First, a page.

Ethiopian Timket (Epiphany) – January 17 and 18

In Ethiopia perhaps there is no better day than Timket to see the Ethiopian Orthodoxethiopian silassie church Church followers and the church itself at their best.

Timket brings Ethiopian christians particulary the Orthodox followers together and forms a blissful environment where ones soul is uplifted above the worldly matters.

Timket is an Amharic word for Epiphany. It is held on January 17 and 18 and every leap year it goes to 18/19. It is the most colorful festival in Ethiopia celebrated by followers of the Ethiopian Orthodox Church.

The festival starts with decorating the streets and the main avenues on which the tabots (replicas of the Arc of the Covenant) are to pass. The streets are covered by freshly cut green grass and carpets so the priests caring the tabots to walk on.

Churches are also decorated with colorful arts, flags, freshly cut grass and flowers, balloons, and posters on which different verses of the bible quoted.

People are also very colorful in these two days. Many wear white traditional cotton made fabrics of the best type otherwise their best fashioned dresses that would make them feel great and attractive.

In the afternoon of January 17 tens of thousands start flocking to their favorite church to escort the tabots as they go to their baptismal pools.

A typical size of a crowd following a church in Addis could be 20,000 to 100,000 could even be more at some churches. On these days most of the streets are closed for drives and your only option will be walking or choosing smaller streets.

At about 3pm the tabots carried by the priests will start moving to the places where they will be staying a night or two. It is a very slow move of the priests that the whole trek could take at least three hours.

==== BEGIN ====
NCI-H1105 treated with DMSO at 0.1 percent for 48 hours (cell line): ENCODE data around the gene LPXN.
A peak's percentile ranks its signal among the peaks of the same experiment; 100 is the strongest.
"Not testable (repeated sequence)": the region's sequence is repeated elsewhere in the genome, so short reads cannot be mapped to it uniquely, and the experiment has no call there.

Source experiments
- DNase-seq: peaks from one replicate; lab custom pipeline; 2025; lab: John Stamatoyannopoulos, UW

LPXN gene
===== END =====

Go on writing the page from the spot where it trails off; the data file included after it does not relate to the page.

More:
Timket (Epiphany) is a holiday to celebrate the baptism of Christ by John the Baptist in River Jordan.  To commemorate Jesus’s walk towards John the Baptist, the priests and the crowd walk few kilometers to where the baptismal pool is placed. This pool is called Timkete-Bahir meaning sea of baptism.

In Addis Ababa, one of the places where the festival is held is Janmeda a huge open field situated in the north eastern part of the city. It gets so colorful here as about 12 churches bring their Tabots and celebrate it all together. You can imagine the crowd following these churches all the way to Janmeda.

The afternoon of the 17th January is spent on accompanying the tabots to the respective baptismal pools.

Various ethnic groups singing and dancing in their languages lead the way whilst the priests caring the tabots follow surrounded by other priests, deacons, and church choirs. Once arrived at the camping site, the tabots rest the night while the singing and praises continue for the whole night.

The next day after the morning prayers, the bishop of the church blesses the water in the pool and begins to splash it on the people. The riot starts here to get the sprinkles which have been waited for. This is a symbolic stance with Christ of his baptism by John.

Gonder and Lalibela are best places to be for Timket outside Addis Ababa. At Gonder the festival is held inside a 16 century castle known as King Fasiledes swimming pool.

In Gonder it is unique as the 44 tabots of the Ethiopian Orthodox Church are shown in the same place. Whereas at Lalibela, the celebration is as colorful and picturesque as it is held at the top of the stunning church Bet Medhanialem.

On the second day, 18th January around noon, the priests carry the tabots back to the churches where they permanently settle. This is accompanied by a larger crowd than the previous day and the festival gets more colorful.

Eskinder Hailu - Manager, Highway Tours

Eskinder Hailu
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